I did not fall into a burning ring of fire

A black line is established before prescribed burn begins. (Photo by NCC)

A black line is established before prescribed burn begins. (Photo by NCC)

June 1, 2017 | by Matthew Braun

I was several hours into my first major, fully equipped prescribed fire when I promised myself I wouldn’t cry.

I was tired, it was getting dark and, to be honest, I wasn’t really sure where I was; but the real reason I was trying not to cry was the unbelievable amount of smoke.

It was flames and smoke galore, tears and snot to match! My job that day was to the patrol the perimeter and put out any wayward flames with my trusty fire hose. To be fair, I was safely behind several metres of black line (already burned vegetation — prepared before the major burn started and used to control the spread of the intended fire) and wet line (a band of vegetation that has been wet with water and, in some cases, foam). Plus, I was surrounded by something like 50 trained firefighters (the forest and grassland kind). Maybe some willpower could have kept the tears from streaking the soot down my face, but chopping onions makes me weepy so, despite my promise, the waterworks flowed. Maybe not my proudest moment, but I’d have felt worse by staying in the truck.

Meewasin burn, near Saskatoon. (Photo by NCC)

Meewasin burn, near Saskatoon. (Photo by NCC)

Since then, I’ve only been on smaller, less formally run burns. Under the direction of the Meewasin fire team and “burn boss” Renny Grilz, I’ve helped re-introduce the natural disturbance of fire back to a patch of prairie just north of Saskatoon. These were a bit more relaxed, with fewer gung-ho firefighters encouraging me when I couldn’t find the right hose coupling and no late-night patrols (previously all fires were out by five p.m.).

There are a bunch of reasons why people don’t want fire back on the landscape. A few are pretty obvious, such as avoiding loss of life, limb and livestock (not to mention buildings, barns and the backhouse).

The others may be less obvious. For one thing, a properly controlled prescribed fire is a difficult thing to pull off. It can bring attention to your land in a way that you may not be comfortable with. People are drawn to these things and maybe having a bunch of gawkers on your property isn’t your idea of a good time. Plus, prescribed fires are expensive: pumps, trucks and potentially burned fences — but they’re also expensive in terms of food if you have animals on your property. There is no such thing as a free lunch, and setting fire to the grass your cows eat is seen as burning money from your bank account.

Then why do we do it? Or at least, why are us prairie conservation folks so keen on lighting stuff up? Burning is important because the prairie always used to burn, which sounds like a non-answer, but hear me out. Over the last 10,000 years, the ecosystems of the prairies evolved with regular grazing and regular burning. The plants and animals we have today — and the ones we want for tomorrow, too — evolved to compete in a system that experienced regular disturbances, such as grazing, burning, drought and whatever other catastrophe you can imagine. Life on the prairies picked winners and losers by hammering everyone again and again to see what they could take.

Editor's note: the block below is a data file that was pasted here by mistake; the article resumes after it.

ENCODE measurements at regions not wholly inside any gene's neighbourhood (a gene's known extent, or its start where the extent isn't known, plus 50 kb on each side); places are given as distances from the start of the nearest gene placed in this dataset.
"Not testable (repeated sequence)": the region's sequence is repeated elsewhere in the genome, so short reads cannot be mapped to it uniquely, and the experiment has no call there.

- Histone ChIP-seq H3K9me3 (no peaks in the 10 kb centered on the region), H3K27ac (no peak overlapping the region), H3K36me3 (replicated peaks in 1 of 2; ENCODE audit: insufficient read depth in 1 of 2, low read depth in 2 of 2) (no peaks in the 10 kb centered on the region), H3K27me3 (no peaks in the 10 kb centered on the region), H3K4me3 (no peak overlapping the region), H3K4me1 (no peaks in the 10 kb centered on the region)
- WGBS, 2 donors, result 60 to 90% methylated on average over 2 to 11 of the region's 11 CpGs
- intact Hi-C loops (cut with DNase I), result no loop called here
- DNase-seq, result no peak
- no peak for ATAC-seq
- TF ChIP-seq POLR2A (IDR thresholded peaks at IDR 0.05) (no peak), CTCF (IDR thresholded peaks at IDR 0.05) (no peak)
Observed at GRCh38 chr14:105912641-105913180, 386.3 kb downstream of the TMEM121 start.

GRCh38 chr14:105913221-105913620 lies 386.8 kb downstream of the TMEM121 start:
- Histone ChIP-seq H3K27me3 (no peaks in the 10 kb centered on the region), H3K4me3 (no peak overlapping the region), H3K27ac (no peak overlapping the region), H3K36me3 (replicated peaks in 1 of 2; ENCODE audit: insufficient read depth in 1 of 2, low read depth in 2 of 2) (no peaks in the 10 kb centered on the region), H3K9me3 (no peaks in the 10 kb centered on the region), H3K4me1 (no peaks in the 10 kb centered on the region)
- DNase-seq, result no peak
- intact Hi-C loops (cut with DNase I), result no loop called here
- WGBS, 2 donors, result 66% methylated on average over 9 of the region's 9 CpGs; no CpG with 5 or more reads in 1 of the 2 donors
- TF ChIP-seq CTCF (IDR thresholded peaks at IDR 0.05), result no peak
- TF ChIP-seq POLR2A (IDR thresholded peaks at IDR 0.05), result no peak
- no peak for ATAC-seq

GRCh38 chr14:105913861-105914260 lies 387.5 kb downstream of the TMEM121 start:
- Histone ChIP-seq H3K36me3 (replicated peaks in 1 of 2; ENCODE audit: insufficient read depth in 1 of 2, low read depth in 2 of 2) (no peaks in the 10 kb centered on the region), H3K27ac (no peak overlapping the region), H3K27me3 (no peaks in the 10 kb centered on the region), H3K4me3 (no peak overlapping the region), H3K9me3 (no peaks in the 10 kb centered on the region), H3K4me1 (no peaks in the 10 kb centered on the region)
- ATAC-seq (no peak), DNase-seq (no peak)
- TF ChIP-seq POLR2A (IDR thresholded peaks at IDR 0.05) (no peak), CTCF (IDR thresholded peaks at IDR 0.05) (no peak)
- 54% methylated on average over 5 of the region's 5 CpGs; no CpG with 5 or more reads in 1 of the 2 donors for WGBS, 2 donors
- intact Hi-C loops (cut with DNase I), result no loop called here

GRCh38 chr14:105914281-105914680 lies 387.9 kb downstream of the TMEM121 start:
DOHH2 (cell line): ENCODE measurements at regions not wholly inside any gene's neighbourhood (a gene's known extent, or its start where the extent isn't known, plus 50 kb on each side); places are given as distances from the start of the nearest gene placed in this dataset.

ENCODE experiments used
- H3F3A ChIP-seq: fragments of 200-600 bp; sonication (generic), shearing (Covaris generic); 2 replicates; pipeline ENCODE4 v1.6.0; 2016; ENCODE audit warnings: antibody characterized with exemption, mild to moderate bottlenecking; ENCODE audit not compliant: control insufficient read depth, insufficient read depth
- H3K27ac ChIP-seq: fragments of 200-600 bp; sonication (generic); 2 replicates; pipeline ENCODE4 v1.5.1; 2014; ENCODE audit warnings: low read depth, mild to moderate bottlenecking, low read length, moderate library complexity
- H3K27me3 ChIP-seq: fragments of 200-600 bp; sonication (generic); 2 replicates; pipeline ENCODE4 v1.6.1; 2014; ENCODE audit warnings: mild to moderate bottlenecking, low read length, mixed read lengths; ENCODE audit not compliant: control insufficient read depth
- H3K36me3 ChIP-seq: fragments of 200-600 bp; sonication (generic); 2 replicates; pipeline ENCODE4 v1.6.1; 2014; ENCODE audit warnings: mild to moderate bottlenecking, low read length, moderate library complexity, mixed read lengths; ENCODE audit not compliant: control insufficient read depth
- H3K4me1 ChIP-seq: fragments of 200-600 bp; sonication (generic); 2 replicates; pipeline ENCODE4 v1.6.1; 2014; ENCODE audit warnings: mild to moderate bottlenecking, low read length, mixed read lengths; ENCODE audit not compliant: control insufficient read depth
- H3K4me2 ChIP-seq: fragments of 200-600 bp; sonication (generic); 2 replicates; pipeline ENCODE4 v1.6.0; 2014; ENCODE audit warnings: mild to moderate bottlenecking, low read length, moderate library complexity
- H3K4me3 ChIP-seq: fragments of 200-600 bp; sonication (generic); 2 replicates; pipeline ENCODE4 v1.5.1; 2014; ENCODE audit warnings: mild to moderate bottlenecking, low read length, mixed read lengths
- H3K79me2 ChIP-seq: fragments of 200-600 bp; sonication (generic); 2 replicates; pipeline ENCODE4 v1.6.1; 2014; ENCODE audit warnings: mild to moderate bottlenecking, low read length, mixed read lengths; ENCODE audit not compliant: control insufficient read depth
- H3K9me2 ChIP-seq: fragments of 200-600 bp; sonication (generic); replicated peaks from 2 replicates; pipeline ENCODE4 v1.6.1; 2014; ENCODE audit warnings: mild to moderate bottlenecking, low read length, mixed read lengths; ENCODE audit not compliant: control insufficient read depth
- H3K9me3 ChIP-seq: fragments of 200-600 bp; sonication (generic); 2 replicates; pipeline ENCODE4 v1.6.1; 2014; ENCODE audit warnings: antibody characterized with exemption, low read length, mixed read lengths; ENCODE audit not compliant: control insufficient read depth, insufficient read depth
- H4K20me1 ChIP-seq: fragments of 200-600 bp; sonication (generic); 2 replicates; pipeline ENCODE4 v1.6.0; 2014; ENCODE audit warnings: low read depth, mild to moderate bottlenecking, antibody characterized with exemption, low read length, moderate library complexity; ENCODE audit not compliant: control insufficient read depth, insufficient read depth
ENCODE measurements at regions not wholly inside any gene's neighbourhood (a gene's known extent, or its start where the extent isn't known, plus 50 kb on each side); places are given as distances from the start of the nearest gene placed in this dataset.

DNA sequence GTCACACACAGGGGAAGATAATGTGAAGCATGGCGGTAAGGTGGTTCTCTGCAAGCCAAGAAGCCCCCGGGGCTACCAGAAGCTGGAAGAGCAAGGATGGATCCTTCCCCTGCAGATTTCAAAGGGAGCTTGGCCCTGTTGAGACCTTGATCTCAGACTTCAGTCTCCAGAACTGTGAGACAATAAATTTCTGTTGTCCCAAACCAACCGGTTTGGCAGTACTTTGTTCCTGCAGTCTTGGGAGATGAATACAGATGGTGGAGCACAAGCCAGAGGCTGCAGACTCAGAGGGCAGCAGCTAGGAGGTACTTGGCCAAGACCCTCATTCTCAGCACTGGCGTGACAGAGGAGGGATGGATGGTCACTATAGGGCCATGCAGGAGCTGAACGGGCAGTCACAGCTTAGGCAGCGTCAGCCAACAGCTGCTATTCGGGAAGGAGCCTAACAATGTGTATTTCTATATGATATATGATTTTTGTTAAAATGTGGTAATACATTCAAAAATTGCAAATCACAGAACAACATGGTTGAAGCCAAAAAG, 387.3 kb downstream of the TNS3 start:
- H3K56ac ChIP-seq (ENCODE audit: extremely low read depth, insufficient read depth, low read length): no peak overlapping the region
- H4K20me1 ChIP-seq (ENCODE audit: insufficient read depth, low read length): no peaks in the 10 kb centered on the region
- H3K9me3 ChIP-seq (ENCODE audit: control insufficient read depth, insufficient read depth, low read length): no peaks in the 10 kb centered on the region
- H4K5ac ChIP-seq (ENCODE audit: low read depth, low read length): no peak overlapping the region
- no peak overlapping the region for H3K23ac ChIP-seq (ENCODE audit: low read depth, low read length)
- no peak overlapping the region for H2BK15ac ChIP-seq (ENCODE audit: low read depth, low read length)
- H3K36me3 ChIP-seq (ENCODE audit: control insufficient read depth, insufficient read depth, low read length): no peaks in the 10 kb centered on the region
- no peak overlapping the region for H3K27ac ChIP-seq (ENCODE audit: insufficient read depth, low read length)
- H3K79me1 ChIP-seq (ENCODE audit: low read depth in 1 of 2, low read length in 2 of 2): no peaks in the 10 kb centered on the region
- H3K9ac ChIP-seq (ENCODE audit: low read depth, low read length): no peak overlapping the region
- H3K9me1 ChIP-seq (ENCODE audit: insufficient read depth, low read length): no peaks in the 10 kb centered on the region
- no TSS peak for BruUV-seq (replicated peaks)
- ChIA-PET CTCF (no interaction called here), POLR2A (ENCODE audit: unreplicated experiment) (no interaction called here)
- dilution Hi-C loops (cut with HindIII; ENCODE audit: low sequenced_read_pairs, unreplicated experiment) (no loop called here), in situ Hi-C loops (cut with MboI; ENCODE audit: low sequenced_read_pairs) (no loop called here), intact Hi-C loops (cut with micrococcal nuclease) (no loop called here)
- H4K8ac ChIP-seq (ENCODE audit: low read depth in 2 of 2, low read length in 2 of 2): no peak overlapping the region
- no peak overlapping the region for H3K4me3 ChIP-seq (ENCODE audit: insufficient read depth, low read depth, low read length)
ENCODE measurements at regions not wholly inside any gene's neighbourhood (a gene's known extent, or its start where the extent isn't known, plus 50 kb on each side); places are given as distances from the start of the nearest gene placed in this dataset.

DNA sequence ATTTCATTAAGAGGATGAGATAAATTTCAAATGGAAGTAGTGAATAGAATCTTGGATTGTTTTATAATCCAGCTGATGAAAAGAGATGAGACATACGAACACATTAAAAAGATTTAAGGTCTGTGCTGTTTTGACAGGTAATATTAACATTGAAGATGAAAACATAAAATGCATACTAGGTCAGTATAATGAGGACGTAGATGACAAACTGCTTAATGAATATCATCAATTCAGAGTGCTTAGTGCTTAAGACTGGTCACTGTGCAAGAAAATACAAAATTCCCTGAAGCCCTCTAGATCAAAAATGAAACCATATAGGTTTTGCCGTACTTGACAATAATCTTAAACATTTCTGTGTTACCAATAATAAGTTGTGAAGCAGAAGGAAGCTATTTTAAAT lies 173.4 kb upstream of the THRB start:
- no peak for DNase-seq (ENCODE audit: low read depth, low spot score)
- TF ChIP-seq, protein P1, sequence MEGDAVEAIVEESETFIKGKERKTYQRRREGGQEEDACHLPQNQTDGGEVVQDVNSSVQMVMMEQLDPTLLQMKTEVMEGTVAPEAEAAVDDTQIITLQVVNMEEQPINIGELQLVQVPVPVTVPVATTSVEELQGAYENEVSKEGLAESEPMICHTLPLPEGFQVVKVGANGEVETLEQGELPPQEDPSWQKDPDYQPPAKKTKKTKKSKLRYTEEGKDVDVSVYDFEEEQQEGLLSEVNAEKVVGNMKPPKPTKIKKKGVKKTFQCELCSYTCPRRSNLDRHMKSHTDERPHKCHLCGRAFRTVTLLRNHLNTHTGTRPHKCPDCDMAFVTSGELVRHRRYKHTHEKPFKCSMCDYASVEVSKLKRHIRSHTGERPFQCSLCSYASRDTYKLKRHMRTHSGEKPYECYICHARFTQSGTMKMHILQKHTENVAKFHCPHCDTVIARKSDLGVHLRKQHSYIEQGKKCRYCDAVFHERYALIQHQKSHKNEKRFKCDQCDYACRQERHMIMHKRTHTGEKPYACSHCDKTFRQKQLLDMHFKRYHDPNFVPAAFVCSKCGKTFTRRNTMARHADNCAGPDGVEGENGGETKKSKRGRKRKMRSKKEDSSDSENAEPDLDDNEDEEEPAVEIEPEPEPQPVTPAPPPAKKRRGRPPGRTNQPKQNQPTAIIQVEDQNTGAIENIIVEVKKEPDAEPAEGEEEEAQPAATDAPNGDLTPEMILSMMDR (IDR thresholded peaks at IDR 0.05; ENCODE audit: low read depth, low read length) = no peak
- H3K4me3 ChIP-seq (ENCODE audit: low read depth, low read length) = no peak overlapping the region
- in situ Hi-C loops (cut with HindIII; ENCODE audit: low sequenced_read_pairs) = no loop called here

Author Matthew Braun in his prescribed fire safety gear. (Photo by NCC)

Author Matthew Braun in his prescribed fire safety gear. (Photo by NCC)

Hey aspen trees, you’re looking pretty good there creeping your way out of the safety of the coulee and onto the bald prairie…BAM! How do you like -40° C, 140-kilometre-per-hour wind and a herd of bison rubbing up against you?

What’s that, you say aspen? Fescue? You like stretching your roots onto the south side of this knoll from your moist, cool-ish north side home? Wham! Here’s a June fire followed by a July and August drought to knock you back to the north side.

Brutal and continuous, these repeated blows keep any one species from dominating, force others to adapt to the conditions and create a variety of biological niches we take for granted.

So, what’s the plan? Well, part of the job of protecting the different species on the land is managing their different required conditions. We do this when we ask ranchers to graze their livestock on our land at different times and at different rates. Following the leads of other Nature Conservancy of Canada (NCC) regions (here’s looking at you, Manitoba), Saskatchewan is starting to train its staff to plan, manage and conduct prescribed fire on our properties. We’ve had staff attend training workshops and real-life fires and set aside funds to purchase the necessary equipment to make these fires as safe and effective as possible.

Maybe the most exciting thing is that we have started researching the potential impacts of a prescribed fire at Old Man On his Back Ranch. There are many aspects of prescribed fire to study, such as how bison herds respond to burned patches on the land, and which plants and animals prefer conditions after a burn. Prescribed burns are not without risk, which is why, I think, it has taken us so long to get it started. We’re hoping that with adequate research and heavy monitoring we can answer these questions and more.

About the Author

Matthew Braun joined the Nature Conservancy of Canada's Saskatchewan Region in the fall of 2014.

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